Hi, and welcome to my blog! I'm Susan E. Mazer -- a knowledge expert and thought leader on how the environment of care impacts the patient experience. Topics I write about include safety, satisfaction, hospital noise, nursing, care at the bedside, and much more. Subscribe below to get email notices so you won't miss any great content.
March 5, 2021
To a patient, safety is an assumption. The idea that they are unsafe when they are sick enough to even go to an emergency room or be admitted to a hospital, is unimaginable. Patients and families assume that the hospital is a haven of care and consideration, a place where those who care for them have their best interest in mind in every action, and they are well protected.
Today, the risks that were around prior to the pandemic are still happening. But, with COVID-19, those risks are changing. We should acknowledge that the risk is lowering with the vaccine, but, the virus has mutated several times, a clear sign that our journey to normalcy and recovery is not yet over.
Patient safety risks were identified and documented by Florence Nightingale in the middle of the 19th Century. Both then and now infections, patient falls, distractions, undue distress, and errors remain common to the hospital experience.
Without the medications and technologies that we have today, Nightingale called for a dignified and humane culture, calmness, and ongoing sensitivity to the fragility of the patient. She wrote that while we might attribute symptoms to the diagnosis, the patient might literally experience “the want of fresh air, or of light, or of warmth, or of quiet, or of cleanliness, or of punctuality and care in the administration of diet, of each or of all of these.” Nightingale continued to state that when one is “entrusted with the health of another,” separating symptoms generated by the environment and standard of care from the symptoms of the disease is critical.
How does that translate into practice today? How does the reality of our current and complex healthcare organizations ensure the kind of safety that is required and expected from our caregivers?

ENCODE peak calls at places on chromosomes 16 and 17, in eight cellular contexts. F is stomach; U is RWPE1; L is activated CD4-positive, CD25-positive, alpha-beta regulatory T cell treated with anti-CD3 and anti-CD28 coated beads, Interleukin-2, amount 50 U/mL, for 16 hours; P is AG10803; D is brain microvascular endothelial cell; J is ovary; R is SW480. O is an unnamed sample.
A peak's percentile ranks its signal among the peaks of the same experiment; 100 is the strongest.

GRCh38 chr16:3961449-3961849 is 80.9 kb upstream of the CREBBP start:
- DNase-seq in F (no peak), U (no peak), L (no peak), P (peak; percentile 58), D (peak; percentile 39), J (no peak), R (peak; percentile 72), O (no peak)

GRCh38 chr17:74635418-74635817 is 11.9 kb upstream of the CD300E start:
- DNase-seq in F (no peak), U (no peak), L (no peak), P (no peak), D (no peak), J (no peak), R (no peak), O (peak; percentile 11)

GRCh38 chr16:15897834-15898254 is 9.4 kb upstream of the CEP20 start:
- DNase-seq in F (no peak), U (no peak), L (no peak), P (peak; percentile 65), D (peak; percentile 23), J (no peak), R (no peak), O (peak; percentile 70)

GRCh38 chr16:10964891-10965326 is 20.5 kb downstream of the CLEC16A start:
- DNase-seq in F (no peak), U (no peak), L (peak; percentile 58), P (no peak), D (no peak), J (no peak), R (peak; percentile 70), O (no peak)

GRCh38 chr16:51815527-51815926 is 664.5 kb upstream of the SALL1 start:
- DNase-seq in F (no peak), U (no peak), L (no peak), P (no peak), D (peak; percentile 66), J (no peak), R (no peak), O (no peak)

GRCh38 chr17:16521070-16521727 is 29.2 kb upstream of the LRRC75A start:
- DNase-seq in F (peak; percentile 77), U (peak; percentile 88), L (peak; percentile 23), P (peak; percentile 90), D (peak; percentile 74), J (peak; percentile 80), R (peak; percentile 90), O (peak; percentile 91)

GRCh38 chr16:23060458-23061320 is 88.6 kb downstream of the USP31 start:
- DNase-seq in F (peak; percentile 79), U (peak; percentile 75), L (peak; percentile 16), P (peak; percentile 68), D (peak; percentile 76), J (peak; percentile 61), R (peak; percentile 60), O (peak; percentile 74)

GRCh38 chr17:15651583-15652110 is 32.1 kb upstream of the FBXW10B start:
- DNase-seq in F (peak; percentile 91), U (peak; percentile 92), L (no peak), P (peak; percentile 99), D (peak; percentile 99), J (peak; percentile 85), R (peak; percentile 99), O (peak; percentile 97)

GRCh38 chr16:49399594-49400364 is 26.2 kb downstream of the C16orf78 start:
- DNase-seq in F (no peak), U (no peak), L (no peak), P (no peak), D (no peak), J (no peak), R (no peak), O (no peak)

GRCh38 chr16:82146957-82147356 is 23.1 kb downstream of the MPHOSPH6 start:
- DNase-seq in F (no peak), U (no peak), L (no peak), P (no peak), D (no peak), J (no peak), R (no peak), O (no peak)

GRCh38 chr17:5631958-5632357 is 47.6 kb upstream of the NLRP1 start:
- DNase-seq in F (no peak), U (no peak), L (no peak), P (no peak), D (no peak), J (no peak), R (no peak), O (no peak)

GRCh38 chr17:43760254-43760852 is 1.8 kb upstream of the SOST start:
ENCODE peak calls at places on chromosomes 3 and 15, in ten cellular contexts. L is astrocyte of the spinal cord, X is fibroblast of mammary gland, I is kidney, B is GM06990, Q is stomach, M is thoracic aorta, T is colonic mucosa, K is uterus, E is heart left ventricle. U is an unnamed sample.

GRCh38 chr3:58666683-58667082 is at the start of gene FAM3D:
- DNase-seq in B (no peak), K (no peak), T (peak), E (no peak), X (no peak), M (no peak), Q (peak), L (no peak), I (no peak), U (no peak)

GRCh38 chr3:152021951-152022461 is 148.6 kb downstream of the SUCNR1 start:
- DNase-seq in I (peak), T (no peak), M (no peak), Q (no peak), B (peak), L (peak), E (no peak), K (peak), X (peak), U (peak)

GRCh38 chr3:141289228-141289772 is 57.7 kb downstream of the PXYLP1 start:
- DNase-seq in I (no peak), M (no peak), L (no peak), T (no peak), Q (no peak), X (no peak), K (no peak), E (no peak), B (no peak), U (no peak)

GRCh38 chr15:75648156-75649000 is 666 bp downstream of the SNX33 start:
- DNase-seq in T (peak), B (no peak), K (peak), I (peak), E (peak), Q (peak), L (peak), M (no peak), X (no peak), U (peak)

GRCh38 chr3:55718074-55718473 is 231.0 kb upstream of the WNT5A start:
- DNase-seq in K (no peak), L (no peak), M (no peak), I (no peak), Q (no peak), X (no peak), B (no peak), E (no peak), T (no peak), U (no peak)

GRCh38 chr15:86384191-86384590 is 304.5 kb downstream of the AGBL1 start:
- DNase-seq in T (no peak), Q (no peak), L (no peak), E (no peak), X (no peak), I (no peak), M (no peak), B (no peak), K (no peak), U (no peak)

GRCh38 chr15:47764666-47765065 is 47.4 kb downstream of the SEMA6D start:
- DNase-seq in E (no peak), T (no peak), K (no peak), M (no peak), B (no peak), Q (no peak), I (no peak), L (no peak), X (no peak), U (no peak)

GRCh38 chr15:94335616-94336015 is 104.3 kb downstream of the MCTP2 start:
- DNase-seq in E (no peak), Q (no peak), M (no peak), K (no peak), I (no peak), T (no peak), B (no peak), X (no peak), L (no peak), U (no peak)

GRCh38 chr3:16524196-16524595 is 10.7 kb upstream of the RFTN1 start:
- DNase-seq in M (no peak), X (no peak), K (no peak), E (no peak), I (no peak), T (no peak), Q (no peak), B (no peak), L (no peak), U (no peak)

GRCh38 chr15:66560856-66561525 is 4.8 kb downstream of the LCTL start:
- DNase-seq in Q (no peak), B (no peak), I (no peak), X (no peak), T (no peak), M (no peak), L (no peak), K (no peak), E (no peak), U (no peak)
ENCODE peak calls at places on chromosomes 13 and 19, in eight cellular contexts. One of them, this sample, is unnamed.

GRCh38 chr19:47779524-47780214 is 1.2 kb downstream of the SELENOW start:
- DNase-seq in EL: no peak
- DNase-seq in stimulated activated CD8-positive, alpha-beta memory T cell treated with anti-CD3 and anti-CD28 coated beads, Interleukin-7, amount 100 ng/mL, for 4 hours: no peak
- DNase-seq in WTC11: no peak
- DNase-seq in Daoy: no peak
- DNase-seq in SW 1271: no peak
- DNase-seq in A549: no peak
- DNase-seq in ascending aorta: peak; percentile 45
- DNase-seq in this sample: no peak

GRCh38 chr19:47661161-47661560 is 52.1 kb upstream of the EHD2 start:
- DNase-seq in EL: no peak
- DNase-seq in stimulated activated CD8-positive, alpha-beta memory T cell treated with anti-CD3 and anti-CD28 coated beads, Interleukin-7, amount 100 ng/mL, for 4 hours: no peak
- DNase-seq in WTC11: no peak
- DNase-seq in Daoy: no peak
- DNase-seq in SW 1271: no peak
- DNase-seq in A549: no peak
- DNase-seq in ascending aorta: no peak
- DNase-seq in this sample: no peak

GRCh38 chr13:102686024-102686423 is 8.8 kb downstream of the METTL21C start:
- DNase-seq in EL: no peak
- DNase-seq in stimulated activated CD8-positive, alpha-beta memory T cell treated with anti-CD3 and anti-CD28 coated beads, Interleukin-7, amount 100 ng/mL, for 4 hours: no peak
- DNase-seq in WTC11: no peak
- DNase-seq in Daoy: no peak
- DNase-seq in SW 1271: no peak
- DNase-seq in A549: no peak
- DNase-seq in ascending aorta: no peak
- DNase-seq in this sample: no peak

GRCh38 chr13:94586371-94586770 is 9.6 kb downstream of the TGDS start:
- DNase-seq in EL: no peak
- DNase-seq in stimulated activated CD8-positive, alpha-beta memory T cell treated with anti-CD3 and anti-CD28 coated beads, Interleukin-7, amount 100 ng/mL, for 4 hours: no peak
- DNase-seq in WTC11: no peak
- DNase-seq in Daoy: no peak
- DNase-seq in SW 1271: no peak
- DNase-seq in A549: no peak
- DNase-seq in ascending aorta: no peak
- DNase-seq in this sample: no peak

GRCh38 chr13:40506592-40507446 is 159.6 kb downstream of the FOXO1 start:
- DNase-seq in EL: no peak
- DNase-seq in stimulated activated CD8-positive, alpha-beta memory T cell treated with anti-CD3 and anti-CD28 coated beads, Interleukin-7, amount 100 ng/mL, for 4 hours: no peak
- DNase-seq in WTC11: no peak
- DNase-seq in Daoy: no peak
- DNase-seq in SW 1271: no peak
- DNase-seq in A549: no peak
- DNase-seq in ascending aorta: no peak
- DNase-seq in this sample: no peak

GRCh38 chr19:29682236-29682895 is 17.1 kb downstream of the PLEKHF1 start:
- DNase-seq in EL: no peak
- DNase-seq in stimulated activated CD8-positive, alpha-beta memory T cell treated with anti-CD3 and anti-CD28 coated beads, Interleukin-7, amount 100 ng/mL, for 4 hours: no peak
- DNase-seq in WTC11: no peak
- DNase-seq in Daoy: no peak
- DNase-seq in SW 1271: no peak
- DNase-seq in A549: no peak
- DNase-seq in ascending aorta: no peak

COVID-19 reinforced the dictum that the environment in which patients are cared for is the primary caregiver. Nightingale posited, that the environment holds the key to infection control, fall and risk reduction. Today, the challenges that come with monitoring every person within a hospital unit threatens safety for the entire facility.
The vulnerabilities of patients may be individually identified and measured. However, each factor influences the other factors. For example, poor eyesight, impaired hearing, and fear of falling each contribute to increased risk of falls.
Agitation, impatience, and fear can motivate a patient to do something by their own and for their own reasons. Urgency calls for immediacy. The challenge is slowing down the pace of urgency to allow help to come.
Let’s picture a patient who has multiple lines and IV-poles surrounding them. They may trip over them. When a patient hurriedly needs to go to the bathroom, falls often occur. At night, the risk increases due to low light and being in a strange room. Clutter, which is any object, large or small, on the floor, out of place or unexpected, is a fall waiting to happen. One other factor that informs fall risk is noise, strange sounds and muffled conversations can be both annoying and distracting.
In each of these cases, the environment, physical, spatial, aural, and visual, pairs up with the patient’s condition. However, the environment can be modified to mitigate some of these risks.
From its beginning in 1992, The C.A.R.E. Channel has been produced to increase restfulness and decrease restlessness.
C.A.R.E. Programming eases the long hours, between treatments and offers evidence of caring over the full 24-hour patient day. C.A.R.E. answers the question about who takes care of the patient when the staff is not in the room.
Further, during this pandemic, the risks to the staff are as high as they are to patients. The best practices and best available research are being discovered in real time. A recent article in The Journal of Environmental Research and Public Health specifically looks at the way the pandemic has impacted organizational resilience, patient safety, and staff retention. Their recommendations point directly to an environment of trust, psychological safety, and empowerment in order to benefit directly from a growing knowledge bank and immediate experience.
If patients assume their safety is a given, then the whole healthcare team, collectively and individually, must also assume their roles to be both caregivers and guardians of the space.
Providing The C.A.R.E. Channel is providing a living symbol of the personal and on-going caring of the staff. By its impact, C.A.R.E. reduces the risks that originates with being seriously ill, frightened, and in an unfamiliar environment.
C.A.R.E. provides a soft and effective solution for serious challenges that are lived moment to moment by patients, families, and staff.
Patient safety is a choice as well as a mandate. It requires universal diligence and attention. We must continue to learn how take care of and protect the patient and everyone within the patient’s domain.
Here are some helpful resources you can use to improve safety at your hospital:
Hospital Noise & the Patient Experience whitepaper by Dr. Susan E. Mazer
Increase Patient Safety by Creating a Quieter Hospital Environment whitepaper by Dr. Susan E. Mazer